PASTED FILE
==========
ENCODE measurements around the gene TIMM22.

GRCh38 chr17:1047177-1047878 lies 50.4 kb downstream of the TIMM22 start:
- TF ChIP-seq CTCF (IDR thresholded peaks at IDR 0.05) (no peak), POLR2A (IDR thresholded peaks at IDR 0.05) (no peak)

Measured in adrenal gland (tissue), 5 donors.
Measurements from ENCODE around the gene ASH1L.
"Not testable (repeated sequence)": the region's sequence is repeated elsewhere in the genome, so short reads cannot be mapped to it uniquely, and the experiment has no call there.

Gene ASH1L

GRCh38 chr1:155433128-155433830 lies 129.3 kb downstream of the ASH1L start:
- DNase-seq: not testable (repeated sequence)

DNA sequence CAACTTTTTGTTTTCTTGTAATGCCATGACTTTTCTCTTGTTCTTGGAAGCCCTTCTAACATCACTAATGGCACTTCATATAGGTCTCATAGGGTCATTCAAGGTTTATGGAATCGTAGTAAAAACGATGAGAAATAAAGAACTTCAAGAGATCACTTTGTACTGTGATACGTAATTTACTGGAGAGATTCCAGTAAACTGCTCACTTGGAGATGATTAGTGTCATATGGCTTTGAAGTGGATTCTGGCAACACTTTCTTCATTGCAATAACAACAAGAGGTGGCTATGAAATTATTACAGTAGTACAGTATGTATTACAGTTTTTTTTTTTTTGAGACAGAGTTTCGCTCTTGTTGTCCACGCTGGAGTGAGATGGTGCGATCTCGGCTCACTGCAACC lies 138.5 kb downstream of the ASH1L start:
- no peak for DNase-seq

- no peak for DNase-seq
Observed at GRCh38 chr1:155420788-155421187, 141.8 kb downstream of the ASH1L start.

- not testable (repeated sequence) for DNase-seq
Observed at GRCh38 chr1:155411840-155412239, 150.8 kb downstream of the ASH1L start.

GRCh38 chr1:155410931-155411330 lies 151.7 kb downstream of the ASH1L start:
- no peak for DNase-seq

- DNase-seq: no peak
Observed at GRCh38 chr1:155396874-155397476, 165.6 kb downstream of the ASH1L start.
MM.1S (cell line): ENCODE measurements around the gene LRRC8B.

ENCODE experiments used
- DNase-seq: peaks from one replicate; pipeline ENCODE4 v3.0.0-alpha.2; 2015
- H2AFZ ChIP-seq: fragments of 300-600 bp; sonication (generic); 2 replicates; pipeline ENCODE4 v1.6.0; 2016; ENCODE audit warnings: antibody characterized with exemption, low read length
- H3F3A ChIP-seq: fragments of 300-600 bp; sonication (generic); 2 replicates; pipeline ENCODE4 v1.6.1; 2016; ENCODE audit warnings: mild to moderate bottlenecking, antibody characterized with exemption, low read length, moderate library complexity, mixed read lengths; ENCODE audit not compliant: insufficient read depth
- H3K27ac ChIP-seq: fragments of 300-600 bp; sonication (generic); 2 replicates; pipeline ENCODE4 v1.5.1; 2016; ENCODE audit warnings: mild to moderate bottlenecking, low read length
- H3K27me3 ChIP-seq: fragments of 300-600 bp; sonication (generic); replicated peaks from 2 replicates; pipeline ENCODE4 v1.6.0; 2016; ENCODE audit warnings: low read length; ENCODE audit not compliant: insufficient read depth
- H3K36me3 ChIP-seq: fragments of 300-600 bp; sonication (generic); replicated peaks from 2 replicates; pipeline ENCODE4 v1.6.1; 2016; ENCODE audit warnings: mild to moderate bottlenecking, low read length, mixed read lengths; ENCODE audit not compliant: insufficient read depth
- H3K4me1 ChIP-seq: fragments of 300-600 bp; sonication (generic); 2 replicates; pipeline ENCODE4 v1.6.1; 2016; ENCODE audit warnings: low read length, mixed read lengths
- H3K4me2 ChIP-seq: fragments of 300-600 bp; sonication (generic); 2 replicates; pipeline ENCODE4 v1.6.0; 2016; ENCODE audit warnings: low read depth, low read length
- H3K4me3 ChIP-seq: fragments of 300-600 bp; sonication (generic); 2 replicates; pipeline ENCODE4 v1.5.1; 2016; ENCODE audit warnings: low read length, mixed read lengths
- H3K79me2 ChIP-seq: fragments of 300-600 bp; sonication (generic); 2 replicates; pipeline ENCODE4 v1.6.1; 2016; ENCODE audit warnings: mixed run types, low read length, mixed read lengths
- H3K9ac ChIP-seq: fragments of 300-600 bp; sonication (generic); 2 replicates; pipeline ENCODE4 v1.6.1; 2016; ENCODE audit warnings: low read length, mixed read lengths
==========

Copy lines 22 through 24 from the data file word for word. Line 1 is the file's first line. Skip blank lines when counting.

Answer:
- DNase-seq: peaks from one replicate; pipeline ENCODE4 v3.0.0-alpha.2; 2015
- H2AFZ ChIP-seq: fragments of 300-600 bp; sonication (generic); 2 replicates; pipeline ENCODE4 v1.6.0; 2016; ENCODE audit warnings: antibody characterized with exemption, low read length
- H3F3A ChIP-seq: fragments of 300-600 bp; sonication (generic); 2 replicates; pipeline ENCODE4 v1.6.1; 2016; ENCODE audit warnings: mild to moderate bottlenecking, antibody characterized with exemption, low read length, moderate library complexity, mixed read lengths; ENCODE audit not compliant: insufficient read depth